Australia’s Danakali (ASX, LON:DNK) said on Wednesday it has completed an updated process plant and infrastructure study for its Colluli potash project in Eritrea, which has identified optimization opportunities for the proposed mine.
The Perth-based company, which has completed phase two of engineering, procurement and construction management (EPCM) work at Colluli, said main potential improvements are related to the environmental and economic aspects of the project.
Upgrades include a beach well intake for the water intake treatment area, which has a lower environmental impact and was found preferable to a subsea intake pipeline.
A third-party review of the work by DRA Global found the beach well intake minimised risk to subsea and coastal habitats by avoiding onshore pipeline construction and offshore installation.
Another optimization was dry harvesting from back end recovery ponds, resulting in a less complex processing design.
Danakali has also selected RA International as camp provider which will give the project a fit for purpose manufactured camp.
Chief executive officer Niels Wage said the assessment provides “increased certainty and understanding” of the project and its schedule.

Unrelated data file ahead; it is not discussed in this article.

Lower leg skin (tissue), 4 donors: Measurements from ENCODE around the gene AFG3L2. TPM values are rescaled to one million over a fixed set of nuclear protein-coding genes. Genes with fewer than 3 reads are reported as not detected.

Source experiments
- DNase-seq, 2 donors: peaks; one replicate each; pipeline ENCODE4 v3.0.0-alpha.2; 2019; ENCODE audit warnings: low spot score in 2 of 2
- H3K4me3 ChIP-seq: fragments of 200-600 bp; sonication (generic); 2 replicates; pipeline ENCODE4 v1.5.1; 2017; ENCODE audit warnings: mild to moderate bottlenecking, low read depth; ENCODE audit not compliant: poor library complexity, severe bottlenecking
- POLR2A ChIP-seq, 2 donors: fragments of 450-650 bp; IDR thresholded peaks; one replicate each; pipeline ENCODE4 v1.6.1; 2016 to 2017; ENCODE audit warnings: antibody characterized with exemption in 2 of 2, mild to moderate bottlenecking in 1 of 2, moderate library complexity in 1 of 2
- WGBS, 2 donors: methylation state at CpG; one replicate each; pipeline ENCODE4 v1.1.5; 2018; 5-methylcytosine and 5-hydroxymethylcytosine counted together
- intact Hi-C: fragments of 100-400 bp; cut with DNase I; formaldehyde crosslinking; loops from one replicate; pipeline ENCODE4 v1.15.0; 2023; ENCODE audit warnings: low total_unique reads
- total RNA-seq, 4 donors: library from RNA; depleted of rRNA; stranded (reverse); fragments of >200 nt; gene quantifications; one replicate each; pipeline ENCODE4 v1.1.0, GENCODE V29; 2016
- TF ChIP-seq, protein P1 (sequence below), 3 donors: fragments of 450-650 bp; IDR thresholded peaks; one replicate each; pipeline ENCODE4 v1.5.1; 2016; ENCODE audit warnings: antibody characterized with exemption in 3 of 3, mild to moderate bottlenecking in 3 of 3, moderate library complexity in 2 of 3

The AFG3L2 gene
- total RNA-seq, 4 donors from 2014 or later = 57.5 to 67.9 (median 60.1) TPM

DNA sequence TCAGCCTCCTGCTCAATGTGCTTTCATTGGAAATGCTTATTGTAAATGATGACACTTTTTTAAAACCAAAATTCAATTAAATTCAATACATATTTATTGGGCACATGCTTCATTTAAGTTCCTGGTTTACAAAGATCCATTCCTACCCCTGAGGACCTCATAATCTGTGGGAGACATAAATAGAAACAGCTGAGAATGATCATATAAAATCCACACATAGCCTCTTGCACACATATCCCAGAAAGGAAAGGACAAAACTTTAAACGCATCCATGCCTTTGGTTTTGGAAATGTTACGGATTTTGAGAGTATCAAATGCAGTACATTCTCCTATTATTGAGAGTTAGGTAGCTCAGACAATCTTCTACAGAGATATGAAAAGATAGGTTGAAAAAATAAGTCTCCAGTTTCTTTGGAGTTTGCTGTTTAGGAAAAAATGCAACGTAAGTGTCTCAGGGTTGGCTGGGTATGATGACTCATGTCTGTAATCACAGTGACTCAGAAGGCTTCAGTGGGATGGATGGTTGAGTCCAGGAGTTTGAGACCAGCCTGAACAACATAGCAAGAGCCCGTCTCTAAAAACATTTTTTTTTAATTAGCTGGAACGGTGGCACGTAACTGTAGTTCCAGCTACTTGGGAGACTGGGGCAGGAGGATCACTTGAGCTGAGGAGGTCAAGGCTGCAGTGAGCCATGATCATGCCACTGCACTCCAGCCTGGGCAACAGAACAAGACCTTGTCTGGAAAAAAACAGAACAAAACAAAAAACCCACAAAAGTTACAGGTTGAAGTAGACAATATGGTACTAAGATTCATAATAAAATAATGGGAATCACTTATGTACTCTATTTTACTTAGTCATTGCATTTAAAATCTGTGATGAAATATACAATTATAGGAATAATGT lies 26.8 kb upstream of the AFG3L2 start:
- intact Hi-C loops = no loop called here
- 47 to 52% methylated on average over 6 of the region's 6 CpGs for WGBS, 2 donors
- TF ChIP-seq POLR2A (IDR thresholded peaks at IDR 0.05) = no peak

“The detail review process again validates the robustness of the project and previous technical studies,” he said.
“It is also pleasing to see that a number of optimisation opportunities in the process are established that will further de-risk the project,” Wage added.
Colluli, a 50:50 joint venture between Danakali and the Eritrean National Mining Corporation (ENAMCO), is on track for production in 2022.
In the initial phase of operations, the mine would produce more than 472,000 tonnes a year of sulphate of potash (SOP), a premium grade fertilizer.
Annual output could rise to almost 944,000 tonnes if Danakali decides to go ahead with a second phase of development, as the project has a possible 200-year plus mine-life.
The company will now begin phase three of construction at the project, which has been called “a game-changer” for the East African nation’s economy.
Danakali’s further de-risk of Colluli coincides with the move towards diplomatic relations between the once feuding countries of Eritrea and Ethiopia, which officially declared peace in July 2018.
Until that year, Eritrea was on the United Nations’ sanctions list.